Www.portlandoregon.gov/water/48904

Not pseudo science.

This could exactly be pseudo science. Pumps produce "head", which is the equivalent elevation of the water to produce the same pressure. If the water in the reservoir is 1000 ft up the mountain it has 1000 ft of head. This head is what can allow the water to be distributed around the city without the need for any boost pumps. If you keep the pressure and don't lose it you have free energy.

Now then, if you put turbines in the downhill pipes you take away some of that potential energy and convert it into electric power. That's good if you have surplus head and you don't need all of it. But if you do need all of it then you will be robbing Peter to pay Paul, especially if you put some of that generated energy back in the system later on through boost pumps. All you have then done is introduce inefficiencies into the system and wasted some energy.

If this is your argument, you should contact BPA and let them know that all of the hydroelectric dams that are along the Columbia River don't work. Not one of them, not even Grand Coulée has 1000 feet of head.

And for reference, Mt Hood is 11,250' tall and Porland is 50' above sea level. The watershed from whence the water originates is around 4000' MSL.  The average water tower in the US is about 150 to 200' high which gives about 65 to 85 psi of pressure.

Nobody's toilet is going to go burp because of a microturbine in the water line here. There are lots of bullshit energy projects to rail on. This isn't one of them.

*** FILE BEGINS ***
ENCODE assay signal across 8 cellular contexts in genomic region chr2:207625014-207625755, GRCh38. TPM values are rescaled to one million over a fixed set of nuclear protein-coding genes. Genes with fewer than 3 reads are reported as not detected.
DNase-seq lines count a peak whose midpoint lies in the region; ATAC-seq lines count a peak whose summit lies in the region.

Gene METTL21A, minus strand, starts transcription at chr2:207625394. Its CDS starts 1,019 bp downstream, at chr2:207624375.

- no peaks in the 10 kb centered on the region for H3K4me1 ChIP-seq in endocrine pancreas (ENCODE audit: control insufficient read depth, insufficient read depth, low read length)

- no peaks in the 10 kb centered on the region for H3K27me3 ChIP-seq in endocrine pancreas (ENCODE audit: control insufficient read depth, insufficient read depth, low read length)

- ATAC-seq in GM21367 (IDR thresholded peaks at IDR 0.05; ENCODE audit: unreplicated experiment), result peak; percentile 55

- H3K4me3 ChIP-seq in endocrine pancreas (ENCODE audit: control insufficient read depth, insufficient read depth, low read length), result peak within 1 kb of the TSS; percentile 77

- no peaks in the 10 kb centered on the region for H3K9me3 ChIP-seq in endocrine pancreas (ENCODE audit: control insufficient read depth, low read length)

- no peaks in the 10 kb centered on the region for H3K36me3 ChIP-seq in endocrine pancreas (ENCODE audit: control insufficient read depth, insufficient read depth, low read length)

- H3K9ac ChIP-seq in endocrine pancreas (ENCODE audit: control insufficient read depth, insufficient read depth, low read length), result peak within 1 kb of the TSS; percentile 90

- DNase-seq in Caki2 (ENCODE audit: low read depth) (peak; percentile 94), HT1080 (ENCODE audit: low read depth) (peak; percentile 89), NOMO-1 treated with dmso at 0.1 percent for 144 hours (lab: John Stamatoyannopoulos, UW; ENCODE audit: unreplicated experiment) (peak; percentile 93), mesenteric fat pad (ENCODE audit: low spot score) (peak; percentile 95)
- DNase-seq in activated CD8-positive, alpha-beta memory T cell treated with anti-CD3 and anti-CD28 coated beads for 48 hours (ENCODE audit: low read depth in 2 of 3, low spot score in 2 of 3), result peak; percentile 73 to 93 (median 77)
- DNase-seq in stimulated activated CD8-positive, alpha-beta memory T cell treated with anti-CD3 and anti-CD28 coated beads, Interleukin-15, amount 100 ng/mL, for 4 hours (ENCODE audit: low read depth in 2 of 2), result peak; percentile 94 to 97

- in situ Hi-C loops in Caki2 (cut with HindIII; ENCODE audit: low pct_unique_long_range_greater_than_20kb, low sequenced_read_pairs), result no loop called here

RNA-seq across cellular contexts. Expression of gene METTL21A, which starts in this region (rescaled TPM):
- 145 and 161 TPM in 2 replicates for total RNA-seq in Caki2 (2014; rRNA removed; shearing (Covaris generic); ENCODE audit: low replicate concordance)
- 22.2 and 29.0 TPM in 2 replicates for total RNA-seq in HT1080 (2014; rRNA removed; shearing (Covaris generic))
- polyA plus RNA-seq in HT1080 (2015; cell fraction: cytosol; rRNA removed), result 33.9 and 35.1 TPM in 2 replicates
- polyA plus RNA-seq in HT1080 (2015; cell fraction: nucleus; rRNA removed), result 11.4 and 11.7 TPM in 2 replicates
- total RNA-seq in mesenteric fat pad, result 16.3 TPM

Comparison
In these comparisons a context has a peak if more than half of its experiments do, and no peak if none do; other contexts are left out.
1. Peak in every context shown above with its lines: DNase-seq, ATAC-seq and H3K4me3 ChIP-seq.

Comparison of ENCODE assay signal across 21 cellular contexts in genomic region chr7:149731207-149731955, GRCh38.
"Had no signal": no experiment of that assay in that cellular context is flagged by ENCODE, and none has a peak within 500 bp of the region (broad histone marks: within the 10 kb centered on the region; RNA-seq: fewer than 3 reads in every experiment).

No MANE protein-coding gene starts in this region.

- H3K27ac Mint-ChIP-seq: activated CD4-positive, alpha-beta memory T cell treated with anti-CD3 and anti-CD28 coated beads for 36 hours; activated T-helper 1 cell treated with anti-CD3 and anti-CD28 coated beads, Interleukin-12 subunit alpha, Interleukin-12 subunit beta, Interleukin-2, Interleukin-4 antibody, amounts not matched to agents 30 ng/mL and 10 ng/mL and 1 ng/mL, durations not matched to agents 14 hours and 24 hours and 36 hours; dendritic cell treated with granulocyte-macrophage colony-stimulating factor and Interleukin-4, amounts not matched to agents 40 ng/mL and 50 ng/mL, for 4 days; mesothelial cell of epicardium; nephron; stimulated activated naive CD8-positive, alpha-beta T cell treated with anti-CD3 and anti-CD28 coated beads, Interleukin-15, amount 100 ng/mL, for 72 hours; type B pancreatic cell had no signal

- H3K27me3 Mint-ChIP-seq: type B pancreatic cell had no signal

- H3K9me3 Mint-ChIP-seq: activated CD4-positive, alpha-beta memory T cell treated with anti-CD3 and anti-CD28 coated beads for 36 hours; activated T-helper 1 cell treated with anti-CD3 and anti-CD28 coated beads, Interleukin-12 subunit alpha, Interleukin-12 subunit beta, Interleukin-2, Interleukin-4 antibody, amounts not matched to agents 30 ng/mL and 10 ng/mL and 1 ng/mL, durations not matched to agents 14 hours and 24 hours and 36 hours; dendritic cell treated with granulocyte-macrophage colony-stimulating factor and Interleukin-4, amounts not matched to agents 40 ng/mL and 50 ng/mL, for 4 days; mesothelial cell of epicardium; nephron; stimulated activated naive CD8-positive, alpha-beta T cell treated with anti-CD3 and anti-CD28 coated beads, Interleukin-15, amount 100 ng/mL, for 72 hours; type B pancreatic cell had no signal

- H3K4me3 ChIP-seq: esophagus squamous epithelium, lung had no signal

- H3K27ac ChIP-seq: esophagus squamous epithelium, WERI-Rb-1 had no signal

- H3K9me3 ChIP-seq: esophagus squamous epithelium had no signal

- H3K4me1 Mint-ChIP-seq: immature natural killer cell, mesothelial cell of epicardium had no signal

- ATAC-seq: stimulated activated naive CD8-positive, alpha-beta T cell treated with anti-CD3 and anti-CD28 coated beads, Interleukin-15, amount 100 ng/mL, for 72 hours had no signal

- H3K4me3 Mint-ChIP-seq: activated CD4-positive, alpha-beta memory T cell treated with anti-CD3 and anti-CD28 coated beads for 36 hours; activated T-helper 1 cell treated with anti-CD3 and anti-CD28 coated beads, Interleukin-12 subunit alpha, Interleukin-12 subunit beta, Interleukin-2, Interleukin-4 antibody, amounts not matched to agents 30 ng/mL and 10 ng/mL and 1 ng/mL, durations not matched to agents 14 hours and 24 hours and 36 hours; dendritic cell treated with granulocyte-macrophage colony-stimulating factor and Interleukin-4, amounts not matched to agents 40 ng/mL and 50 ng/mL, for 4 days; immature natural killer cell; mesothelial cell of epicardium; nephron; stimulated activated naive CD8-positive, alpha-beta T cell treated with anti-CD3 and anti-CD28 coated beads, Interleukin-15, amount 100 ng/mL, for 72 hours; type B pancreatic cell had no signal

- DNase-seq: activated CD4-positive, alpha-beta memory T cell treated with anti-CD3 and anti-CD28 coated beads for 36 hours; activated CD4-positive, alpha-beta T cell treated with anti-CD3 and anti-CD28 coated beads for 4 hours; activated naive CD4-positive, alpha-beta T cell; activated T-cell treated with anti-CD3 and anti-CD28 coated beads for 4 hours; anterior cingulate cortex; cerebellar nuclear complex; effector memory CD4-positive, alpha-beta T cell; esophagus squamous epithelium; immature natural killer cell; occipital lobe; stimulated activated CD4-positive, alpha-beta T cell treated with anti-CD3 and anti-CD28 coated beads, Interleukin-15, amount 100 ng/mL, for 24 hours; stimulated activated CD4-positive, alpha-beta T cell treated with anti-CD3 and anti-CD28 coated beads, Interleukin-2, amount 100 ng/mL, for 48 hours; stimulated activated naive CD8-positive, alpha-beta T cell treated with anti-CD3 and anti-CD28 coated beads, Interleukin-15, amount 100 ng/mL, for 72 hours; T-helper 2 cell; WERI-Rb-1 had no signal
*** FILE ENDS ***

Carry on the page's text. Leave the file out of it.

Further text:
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Offline CatalinaWOW

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Re: Energy from gravity fed water lines, bullshit or useful?
« Reply #8 on: February 23, 2015, 08:11:59 pm »
I really suspect Portland knows what they are doing, but it might be necessary to dig another layer or two to get all of the story. 

For example, with the several thousand feet of head potentially available you in theory would not need any pumps to do water distribution.  That is plenty of power to push it anywhere in the city.  But a closer look would show problems.  Friction losses cause steady drops in pressure, and there are limits to the amount of pressure you can have at any delivery point (unless you want to pay for a lot of pressure regulators at the local taps).   A turbine in a downhill section of the pipe could capture the energy and send it over wires (which have lower flow losses) to pumping stations in relatively flat sections of the city.

The same thing could be done purely mechanically using high pressure hydraulic lines for power distribution, but the electrical infrastructure is already there, and is generally more reliable than hydraulic systems.
 

Offline IanB

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Re: Energy from gravity fed water lines, bullshit or useful?
« Reply #9 on: February 23, 2015, 08:21:31 pm »
I really suspect Portland knows what they are doing, but it might be necessary to dig another layer or two to get all of the story.